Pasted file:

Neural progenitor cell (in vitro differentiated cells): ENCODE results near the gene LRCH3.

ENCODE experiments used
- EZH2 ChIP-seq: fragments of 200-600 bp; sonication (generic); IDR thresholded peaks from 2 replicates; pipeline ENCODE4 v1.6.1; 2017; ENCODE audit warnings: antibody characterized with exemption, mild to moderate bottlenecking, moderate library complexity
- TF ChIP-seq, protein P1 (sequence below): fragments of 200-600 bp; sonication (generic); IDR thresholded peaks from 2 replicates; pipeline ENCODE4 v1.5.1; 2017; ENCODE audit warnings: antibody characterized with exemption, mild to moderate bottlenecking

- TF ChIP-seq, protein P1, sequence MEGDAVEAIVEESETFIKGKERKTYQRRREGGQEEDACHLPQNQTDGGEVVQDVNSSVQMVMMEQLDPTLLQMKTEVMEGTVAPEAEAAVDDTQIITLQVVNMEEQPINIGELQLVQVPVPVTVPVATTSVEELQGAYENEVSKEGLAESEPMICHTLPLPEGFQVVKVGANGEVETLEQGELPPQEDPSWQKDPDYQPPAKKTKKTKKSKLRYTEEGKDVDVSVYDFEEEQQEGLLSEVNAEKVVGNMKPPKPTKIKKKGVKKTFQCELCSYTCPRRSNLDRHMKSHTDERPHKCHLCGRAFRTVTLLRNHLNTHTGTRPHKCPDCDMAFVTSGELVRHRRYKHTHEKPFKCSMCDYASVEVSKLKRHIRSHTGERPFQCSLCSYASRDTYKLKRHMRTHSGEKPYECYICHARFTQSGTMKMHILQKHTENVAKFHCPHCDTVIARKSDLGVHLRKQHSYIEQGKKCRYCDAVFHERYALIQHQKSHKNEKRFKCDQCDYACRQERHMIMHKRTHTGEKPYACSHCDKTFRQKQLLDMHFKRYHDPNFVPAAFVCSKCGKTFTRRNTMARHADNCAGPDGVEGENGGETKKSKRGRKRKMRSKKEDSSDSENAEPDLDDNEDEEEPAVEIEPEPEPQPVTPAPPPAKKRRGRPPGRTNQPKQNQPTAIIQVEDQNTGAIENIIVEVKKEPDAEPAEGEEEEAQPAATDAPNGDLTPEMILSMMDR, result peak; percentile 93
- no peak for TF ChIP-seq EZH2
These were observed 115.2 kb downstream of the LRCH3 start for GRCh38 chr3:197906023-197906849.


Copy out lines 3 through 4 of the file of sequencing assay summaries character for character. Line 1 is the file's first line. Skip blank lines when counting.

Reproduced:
- EZH2 ChIP-seq: fragments of 200-600 bp; sonication (generic); IDR thresholded peaks from 2 replicates; pipeline ENCODE4 v1.6.1; 2017; ENCODE audit warnings: antibody characterized with exemption, mild to moderate bottlenecking, moderate library complexity
- TF ChIP-seq, protein P1 (sequence below): fragments of 200-600 bp; sonication (generic); IDR thresholded peaks from 2 replicates; pipeline ENCODE4 v1.5.1; 2017; ENCODE audit warnings: antibody characterized with exemption, mild to moderate bottlenecking